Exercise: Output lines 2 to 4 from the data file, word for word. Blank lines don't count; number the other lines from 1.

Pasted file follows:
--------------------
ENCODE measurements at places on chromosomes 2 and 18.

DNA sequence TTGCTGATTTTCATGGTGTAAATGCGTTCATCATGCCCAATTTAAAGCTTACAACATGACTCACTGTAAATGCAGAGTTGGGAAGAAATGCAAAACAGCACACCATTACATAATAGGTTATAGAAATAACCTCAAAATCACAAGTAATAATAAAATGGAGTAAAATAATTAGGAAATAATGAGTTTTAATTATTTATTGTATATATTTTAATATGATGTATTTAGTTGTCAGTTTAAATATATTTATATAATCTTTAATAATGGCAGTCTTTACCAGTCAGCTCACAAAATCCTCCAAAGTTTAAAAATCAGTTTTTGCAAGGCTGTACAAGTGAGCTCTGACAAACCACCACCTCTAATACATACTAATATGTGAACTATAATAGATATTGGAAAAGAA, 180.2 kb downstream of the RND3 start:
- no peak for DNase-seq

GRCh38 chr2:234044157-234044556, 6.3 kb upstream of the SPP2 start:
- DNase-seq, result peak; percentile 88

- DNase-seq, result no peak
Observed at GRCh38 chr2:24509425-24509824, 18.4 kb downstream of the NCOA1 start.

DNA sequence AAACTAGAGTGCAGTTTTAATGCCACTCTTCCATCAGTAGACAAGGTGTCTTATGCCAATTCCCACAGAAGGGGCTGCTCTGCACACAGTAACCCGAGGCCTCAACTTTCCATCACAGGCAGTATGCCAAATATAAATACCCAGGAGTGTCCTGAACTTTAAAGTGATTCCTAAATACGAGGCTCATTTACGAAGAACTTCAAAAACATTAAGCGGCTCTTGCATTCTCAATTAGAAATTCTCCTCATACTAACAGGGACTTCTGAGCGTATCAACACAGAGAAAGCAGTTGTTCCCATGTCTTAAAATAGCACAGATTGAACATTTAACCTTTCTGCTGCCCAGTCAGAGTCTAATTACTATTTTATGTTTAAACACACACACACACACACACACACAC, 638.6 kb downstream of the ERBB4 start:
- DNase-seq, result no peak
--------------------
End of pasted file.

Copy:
DNA sequence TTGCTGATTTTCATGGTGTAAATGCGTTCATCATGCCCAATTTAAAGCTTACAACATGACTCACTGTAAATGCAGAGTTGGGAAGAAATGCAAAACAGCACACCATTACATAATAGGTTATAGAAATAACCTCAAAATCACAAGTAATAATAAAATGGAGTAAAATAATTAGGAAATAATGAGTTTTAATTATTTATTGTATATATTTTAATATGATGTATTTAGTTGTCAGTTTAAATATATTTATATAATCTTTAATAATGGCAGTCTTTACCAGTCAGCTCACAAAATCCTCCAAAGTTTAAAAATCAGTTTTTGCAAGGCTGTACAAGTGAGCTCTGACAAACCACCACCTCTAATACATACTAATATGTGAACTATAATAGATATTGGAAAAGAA, 180.2 kb downstream of the RND3 start:
- no peak for DNase-seq

GRCh38 chr2:234044157-234044556, 6.3 kb upstream of the SPP2 start: